ECB doves soar as interest rates set to rise in July

The European Central Bank is gaining momentum to raise interest rates in July to tackle soaring inflation, after dovish policymakers signaled they were ready to accept the end of nearly eight years negative borrowing costs.

ECB Chief Economist Philip Lane and Executive Board member Fabio Panetta have signaled that they are now more open to a rate hike in the coming months, following calls from hawks in the Governing Council to carry out the first rise in more than a decade earlier than later.

The hawkish turn comes after eurozone inflation hit a record 7.5% in April and brings the ECB closer to the Federal Reserve and the bank of england, both of which raised rates this week. However, eurozone monetary policymakers are still far behind their peers in the US and UK in the cycle of rising interest rates.

The ECB has set borrowing costs below zero since June 2014, when it was still battling the European debt crisis. The deposit rate is now minus 0.5%.

On Friday, the additional borrowing costs demanded by investors to hold Italian debt relative to that of Germany exceeded 2 percentage points for the first time since 2020, underscoring fears that any tightening by the ECB of Monetary Policy will mainly affect the riskiest countries in the euro zone.

The so-called “spread” between the two bond yields is a closely watched barometer of investor concerns about political and economic risks in the euro area.

For many years hawks far outnumbered doves among ratemakers, but soaring inflation has amended the balance of power in recent months. Politicians such as Vice President Luis de Guindos and board member Isabel Schnabel have said a series of rate hikes could begin by July. Many economists expect the deposit rate to rise 0.25 percentage points to minus 0.25% at the July meeting.

Lane, considered one of the more dovish members of the rate-setting board, said Thursday: “It’s clear that at some point we’re going to move rates not just once, but over time in a sequence.” When asked if it could happen in July, he Told an event at the Bruegel think tank that the timing of the ECB’s first rate hike “should not be seen as the most important issue.”

“Once we start moving. . . then the whole conversation will be, ‘OK, how much are you going to make and how fast,'” he said, adding that ‘normalization’ would mean rates above zero, provided inflation stays on the right track. way to reach the central bank’s 2 percent. cents goal.

The comments mark another change from Lane, who in February was still predict most of the inflation would “fade” within 12 to 18 months, minimizing the urgency for a policy change.

Panetta, the more dovish member of the ECB’s board, continued to push back against the idea of ​​raising rates at its July 21 meeting. narrative La Stampa Thursday that it should wait to see what second-quarter growth data showed later that month.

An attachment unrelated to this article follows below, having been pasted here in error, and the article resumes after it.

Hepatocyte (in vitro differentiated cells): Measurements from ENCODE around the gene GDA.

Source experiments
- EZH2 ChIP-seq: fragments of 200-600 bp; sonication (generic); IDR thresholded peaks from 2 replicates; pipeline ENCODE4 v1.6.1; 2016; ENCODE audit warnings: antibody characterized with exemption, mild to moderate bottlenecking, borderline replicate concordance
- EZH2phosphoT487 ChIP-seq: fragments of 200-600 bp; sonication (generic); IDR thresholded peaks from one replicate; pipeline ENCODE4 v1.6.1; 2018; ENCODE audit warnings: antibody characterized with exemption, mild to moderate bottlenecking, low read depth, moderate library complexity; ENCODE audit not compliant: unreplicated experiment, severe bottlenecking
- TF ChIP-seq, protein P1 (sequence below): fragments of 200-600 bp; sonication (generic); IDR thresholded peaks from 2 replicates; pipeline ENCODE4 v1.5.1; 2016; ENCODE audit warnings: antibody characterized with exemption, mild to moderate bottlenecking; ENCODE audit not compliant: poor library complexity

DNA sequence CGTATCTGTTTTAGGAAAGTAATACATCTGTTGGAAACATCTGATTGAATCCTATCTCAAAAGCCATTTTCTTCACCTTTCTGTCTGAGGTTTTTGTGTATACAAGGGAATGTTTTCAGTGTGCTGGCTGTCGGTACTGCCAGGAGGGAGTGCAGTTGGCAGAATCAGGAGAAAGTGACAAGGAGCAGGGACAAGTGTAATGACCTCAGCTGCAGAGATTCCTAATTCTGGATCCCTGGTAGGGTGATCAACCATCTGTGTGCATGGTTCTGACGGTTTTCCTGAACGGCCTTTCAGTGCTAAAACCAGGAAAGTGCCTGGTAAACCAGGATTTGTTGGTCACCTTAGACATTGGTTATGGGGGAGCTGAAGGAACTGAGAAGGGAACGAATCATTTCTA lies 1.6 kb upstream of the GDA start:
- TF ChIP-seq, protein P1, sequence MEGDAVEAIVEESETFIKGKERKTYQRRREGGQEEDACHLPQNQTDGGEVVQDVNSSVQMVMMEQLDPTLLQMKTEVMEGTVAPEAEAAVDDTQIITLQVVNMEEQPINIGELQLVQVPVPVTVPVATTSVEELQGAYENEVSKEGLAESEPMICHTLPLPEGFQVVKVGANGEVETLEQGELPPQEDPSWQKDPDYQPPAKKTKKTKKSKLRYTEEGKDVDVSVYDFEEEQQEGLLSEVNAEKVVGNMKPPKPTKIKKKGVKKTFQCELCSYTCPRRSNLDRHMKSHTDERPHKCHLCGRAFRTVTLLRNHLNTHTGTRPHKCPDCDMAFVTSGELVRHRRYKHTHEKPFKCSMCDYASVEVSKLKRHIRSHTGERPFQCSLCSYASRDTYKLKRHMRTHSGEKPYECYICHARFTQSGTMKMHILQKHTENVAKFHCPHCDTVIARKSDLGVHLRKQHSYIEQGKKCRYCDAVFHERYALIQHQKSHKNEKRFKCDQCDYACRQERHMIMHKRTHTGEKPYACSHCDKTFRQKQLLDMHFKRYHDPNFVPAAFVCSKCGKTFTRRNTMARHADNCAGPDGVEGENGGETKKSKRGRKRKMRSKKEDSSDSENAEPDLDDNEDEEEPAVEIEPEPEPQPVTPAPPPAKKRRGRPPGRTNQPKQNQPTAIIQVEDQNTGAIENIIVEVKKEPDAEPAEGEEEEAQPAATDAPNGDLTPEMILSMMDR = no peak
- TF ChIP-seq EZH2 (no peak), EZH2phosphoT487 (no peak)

However, he also said that given rising inflation expectations, the ECB could “gradually reduce the level of monetary accommodation.” He added: “Under the current circumstances, negative rates and net asset purchases may no longer be necessary.”

“This is probably the time when the doves cry and capitulate under too much pressure from the hawks,” said Carsten Brzeski, head of macro research at ING. “It’s fair to say that Panetta’s and Lane’s attempts to prevent a rate hike in July were halfhearted to say the least.”

The more centrist members of the ECB’s governing council, which includes the heads of national central banks in the euro zone as well as board members, also decided to back a rate hike in July.

Banque de France Governor Francois Villeroy de Galhau said in a speech on Friday that he “would not prevent” a rate hike at future board meetings, adding: “Barring new unforeseen shocks, I think it is reasonable [for policy rates] to have entered positive territory by the end of this year.

Villeroy said the ECB needed to “watch exchange rate developments carefully” after the euro fell to a five-year low of $1.05 against the dollar, fueling inflation by pushing up import prices. “A euro that is too weak would run counter to our objective of price stability,” he said.

Katharina Utermöhl, economist at Allianz, said: “Recent communication from several senior officials suggests that the ECB in early May has almost already made up its mind about raising interest rates as early as July.”

Finland’s central bank chief Olli Rehn said on Thursday: “I think it would be justified to raise the deposit rate by 0.25 percentage points in July and bring it down to zero in the fall. ” The ECB is expected to continue its tightening policy despite the risk of a eurozone recession next year, Rehn added.

“There is no need to delay the normalization of monetary policy,” Rehn said. Told Helsingin Sanomat.

Austria’s central bank hawkish chief Robert Holzmann said on Thursday that the bank would “probably” raise rates at the June policy meeting.

Russia’s invasion of Ukraine and coronavirus lockdowns in China have raised fears that Europe’s economy will suffer an economic downturn this year.

Some economists fear that the ECB may tighten policy on the eve of a recession. The last time the central bank raised rates in 2011 was just at the start of the region’s debt crisis. “Everything reminds me so much of 2011,” said Silvia Ardagna at Barclays.

In early European trading on Friday, the spread between Italian and German bond yields reached the highest level since the depths of the coronavirus crisis in May 2020.

Italy, which has a public debt of over 150% of gross domestic producthas been a big beneficiary of the ECB’s bond-buying programs and historically low interest rates.

Additional reporting by Adam Samson in London

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